Almost seven kilometers from the green of Uhuru Park in central Nairobi, lies the informal settlement of Kibera. It is an area whose urban character consists of corrugated iron roofs, mud walls, and a complicated network of utility poles. Kibera, at this point in time, is a well-known place. Much has been written and researched on this “city within a city,” from its infrastructural issues to its navigation of the COVID-19 pandemic.
Kibera is frequently labeled as the biggest informal settlement in Africa, courtesy of its estimated population of 1 million as quoted by many NGOs active in the area. A GIS-assisted survey, however, puts that number at closer to 200,000, a figure backed by a 2009 census. And that is a problem. This discrepancy in numbers raises unsettling adjacent questions, on how informal settlements can be over-researched, how the architecture of low-income communities in the Global South can be fetishized, and how – ultimately – the material conditions of these settlements see little concrete improvement.
In 2014, the residents of the recognizable Torre de David settlement in Venezuela were evicted, ejected from a community established in the building and an informal economic ecosystem. Two years earlier, the interdisciplinary design studio Urban-Think Tank (U-TT) won the Golden Lion at the 2012 Venice Architecture Biennale for an installation based on the settlement. The installation was a pop-up restaurant, transporting a slice of the Caracas urban condition into the Biennale grounds.
The project was a useful lens with which to explore the informal urban condition of a city in the Global South, perhaps most importantly serving as an aspirational model that acknowledges the vigor of a bottom-up method of organization. Criticism, however, has been leveled on the installation, with it being described as a “fundamentally parasitical” and “feeding off the toil of the building’s residents.” It is criticism that is hard to ignore and brings to mind an exploitative relationship, a scenario where the residents of informal settlements are seen as passive subjects.
While the vision of the installation was laudable – putting design in the service of a more sustainable future, it calls into question the suitability of how informal settlements are researched, dissected, and then packaged for an audience mainly based in the Global North. This is done amidst an obfuscation of structural problems that cause the formation of these settlements – unsustainable urbanization and poor planning to name a few.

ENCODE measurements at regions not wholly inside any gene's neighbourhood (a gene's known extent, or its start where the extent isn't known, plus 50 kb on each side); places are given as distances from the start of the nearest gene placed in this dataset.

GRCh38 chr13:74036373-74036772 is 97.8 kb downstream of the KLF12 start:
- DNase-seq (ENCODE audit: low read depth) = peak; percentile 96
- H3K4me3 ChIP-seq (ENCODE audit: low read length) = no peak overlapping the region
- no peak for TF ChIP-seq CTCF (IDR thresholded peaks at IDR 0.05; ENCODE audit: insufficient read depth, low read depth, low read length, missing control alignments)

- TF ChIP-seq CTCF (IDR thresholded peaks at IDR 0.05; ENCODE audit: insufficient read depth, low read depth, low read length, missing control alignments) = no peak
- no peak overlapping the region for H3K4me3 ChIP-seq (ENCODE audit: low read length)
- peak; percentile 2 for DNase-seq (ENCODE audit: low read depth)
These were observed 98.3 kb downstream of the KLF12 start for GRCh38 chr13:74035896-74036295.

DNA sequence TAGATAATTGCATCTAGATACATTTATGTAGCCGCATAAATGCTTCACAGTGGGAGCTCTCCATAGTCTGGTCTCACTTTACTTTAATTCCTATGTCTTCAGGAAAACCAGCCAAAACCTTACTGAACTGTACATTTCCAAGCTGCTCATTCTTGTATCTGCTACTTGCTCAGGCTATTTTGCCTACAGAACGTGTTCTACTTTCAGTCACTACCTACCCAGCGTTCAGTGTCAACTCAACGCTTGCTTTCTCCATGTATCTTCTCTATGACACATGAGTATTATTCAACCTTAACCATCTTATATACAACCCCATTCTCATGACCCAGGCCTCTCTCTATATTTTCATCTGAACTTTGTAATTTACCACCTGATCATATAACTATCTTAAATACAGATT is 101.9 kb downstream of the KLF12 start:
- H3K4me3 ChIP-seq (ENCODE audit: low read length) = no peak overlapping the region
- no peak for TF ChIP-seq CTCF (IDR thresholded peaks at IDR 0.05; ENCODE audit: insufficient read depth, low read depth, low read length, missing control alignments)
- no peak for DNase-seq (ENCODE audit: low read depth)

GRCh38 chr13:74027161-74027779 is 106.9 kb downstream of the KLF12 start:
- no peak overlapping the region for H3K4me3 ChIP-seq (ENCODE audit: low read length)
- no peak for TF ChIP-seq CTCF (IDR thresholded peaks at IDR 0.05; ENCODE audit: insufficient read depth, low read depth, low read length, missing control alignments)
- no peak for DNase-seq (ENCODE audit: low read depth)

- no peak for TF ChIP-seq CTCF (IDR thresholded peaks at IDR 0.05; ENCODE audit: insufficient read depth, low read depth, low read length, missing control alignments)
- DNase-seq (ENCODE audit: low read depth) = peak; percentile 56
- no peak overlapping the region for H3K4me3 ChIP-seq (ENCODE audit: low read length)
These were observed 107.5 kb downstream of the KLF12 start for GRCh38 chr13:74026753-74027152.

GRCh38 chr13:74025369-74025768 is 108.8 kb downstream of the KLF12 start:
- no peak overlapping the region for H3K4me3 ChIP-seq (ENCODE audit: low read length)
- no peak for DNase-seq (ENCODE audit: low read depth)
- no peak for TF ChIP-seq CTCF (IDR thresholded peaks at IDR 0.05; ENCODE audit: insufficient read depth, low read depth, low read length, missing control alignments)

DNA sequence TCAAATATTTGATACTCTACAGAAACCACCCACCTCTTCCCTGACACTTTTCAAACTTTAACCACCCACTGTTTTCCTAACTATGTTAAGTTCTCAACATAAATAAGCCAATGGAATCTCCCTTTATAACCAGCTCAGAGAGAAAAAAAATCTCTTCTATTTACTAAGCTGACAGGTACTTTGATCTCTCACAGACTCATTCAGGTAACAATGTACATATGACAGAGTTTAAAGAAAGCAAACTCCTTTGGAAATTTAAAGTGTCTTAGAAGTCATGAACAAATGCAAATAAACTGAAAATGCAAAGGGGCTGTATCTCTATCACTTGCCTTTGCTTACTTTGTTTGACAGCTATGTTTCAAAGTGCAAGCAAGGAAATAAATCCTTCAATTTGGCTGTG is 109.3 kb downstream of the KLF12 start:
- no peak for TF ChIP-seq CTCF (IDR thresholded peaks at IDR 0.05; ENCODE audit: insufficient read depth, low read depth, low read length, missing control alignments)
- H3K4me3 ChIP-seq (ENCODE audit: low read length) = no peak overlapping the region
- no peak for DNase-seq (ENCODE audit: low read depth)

In Kibera, this obfuscation is demonstrated in the numerical inconsistency between its actual residents and the figures quoted by many of the NGOs based there. Quite simply, there is an incentive for things to appear "worse” in order to obtain more donor funds. This incentive is exacerbated when it is taken to account that in the 2.5 square-kilometer area of Kibera, estimates put the number of NGOs at more than five hundred.
This environment leads to situations where the solutions towards improving the quality of life in informal settlements are one-dimensional. A project initiated in 2003, sponsored by the Kenyan government and UN-Habitat, looked to provide Kibera residents with apartments outside the settlement. Ultimately, however, the initiative failed. People who managed to obtain a house opted to use one room while subletting other rooms, while some instead rented out the entire house and chose to move back to Kibera – as they could not afford the rent without employment. The structural issue was glaring – the houses were provided by the sponsors, but no consideration was made to how residents would then be able to afford to live in them.
Apart from a housing problem, Kibera is home only to a limited number of schools. One of these schools is the Kibera Hamlets School, which consisted of dark classrooms enveloped by iron sheets. In 2016, the Louisiana Hamlet Pavilion designed by architects SelgasCano and Helloeverything for a Copenhagen art museum would be transported to Kibera, where it would be reassembled and replace the existing school.
A London creative workplace paid for the shipping and construction, and although visually interesting and an obvious improvement to the previous building, its implementation enhanced the limitations of not engaging with informal settlements holistically. Apart from criticism leveled at its lack of thermal and acoustic insulation, and lack of adherence to both Kenyan and British building codes, there is a wider discussion to be had on the overall framework surrounding the project.
For instance, the materials used in the transported school are not from Kenya, meaning that Kenyan material suppliers do not receive any income from the project. Although Kenyan architect AbdulFatah Adam contributed to the project and workers and craftsmen came from the neighborhood around the site, questions can be raised on replicability – if the residents of Kibera were sufficiently empowered in a design capacity to construct similar schools in the settlement.
As architects, urban planners, researchers, and students seek to contribute to a future that is without the precarious living conditions found in informal settlements, what should be at the forefront of the conversation is the agency of residents and not the extraction of poverty for consumption by the comfortable.